Author: Sam Lear, Proud Robins
This is a day that I thought might never come.
Jake Daniels, a midfielder at Championship club Blackpool, has become the UK’s only openly gay active male professional footballer, and the first since Justin Fashanu in 1990.
For millions of LGBTQ+ people in this country, it is no exaggeration to suggest that this might be a game changing day.
It is hard not to be in awe of the courage of this 17 year old man at the very beginning of his career. He has grown up in a world where there are no visible role models in the industry where he wants to pave his way.
For many before him, the lack of representation was a barrier – football was not a welcoming environment for LGBTQ+ people. To the contrary, many young people have grown up watching football with a soundtrack of homophobic abuse from the terraces and have either put up with it to fit in, or abandoned football altogether.
Not being your full and true self is one of the most difficult weights to carry. Coming out is never easy even with the most comfortable of surroundings. Society expects you to be straight. Not only does being LGBTQ+ make you a member of a minority group, you are often made to feel that way. Coming out is not something that heterosexual people have ever had to do – for many LGBTQ+ people, it is genuinely one of the most nerve-wracking moments of their life, where you have no idea how that conversation might fundamentally change your relationships with those you love, and even those you don’t – there is no going back. However, there is often an overwhelming and indescribable feeling of relief when that burden is lifted.
It is true to say that society has come a long way over the last decade, with a defining turning point occurring when same-sex marriage was legalised in 2014. Football has also made great strides in the right direction, but it has lagged so far behind. There are very few industries where you will find no openly LGTBQ+ people. I hope that Jake will be the first of many, and that football catches up with the rest of progressive society at long last.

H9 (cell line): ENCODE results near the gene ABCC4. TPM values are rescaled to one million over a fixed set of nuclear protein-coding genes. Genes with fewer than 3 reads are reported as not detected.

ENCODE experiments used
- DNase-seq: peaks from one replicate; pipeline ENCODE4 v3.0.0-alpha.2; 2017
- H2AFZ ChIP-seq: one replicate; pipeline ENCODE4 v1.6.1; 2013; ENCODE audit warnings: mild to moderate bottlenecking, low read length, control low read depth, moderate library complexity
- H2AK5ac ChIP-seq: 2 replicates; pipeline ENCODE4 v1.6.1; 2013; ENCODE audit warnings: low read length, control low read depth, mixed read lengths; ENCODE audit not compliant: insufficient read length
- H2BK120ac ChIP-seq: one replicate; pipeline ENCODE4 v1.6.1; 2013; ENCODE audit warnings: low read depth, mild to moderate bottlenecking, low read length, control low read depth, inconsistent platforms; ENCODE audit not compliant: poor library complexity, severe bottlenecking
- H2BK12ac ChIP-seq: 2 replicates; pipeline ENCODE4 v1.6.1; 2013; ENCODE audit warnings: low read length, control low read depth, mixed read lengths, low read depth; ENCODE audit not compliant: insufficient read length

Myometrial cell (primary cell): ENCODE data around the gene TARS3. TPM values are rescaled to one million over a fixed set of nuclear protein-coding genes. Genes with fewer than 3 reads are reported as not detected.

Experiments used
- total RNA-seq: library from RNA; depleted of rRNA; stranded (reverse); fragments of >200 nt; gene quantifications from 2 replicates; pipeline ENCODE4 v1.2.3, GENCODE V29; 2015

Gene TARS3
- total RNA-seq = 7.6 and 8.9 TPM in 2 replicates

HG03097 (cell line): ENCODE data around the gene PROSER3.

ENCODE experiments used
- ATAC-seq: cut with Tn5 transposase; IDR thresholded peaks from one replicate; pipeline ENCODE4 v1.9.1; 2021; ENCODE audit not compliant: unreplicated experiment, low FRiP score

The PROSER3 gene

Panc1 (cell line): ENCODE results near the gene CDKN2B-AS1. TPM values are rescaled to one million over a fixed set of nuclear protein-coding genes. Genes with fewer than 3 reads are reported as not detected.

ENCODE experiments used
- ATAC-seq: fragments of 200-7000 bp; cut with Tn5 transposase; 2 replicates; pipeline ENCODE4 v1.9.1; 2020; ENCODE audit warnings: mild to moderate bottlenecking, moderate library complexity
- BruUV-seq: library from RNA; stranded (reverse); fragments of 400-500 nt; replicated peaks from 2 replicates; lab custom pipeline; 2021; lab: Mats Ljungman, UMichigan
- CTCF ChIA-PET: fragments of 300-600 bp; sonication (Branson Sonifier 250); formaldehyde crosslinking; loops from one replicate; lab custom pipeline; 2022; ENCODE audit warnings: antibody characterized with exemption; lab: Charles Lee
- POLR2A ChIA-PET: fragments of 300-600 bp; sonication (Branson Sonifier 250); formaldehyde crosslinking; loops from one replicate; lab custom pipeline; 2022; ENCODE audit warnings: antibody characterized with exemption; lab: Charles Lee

Today is an opportunity for all of us. By supporting Jake, we can show that all the awareness campaigns and initiatives meant something – that football truly is for everyone. I hope that all players, coaches and supporters appreciate the responsibility they hold. How the footballing world reacts to this story will have profound consequences either way.
Good luck Jake – you have my full support – you have immediately become a hero for so many people. How I could have done with a role model like you when I was growing up...
Some reading this might be thinking ‘so what?’, ‘why should this matter?’, ‘why is this news?’. How we dream for the day when this is the case. However, this is a seismic landmark that will change many lives for the better. At last, there is representation, validation and acceptance.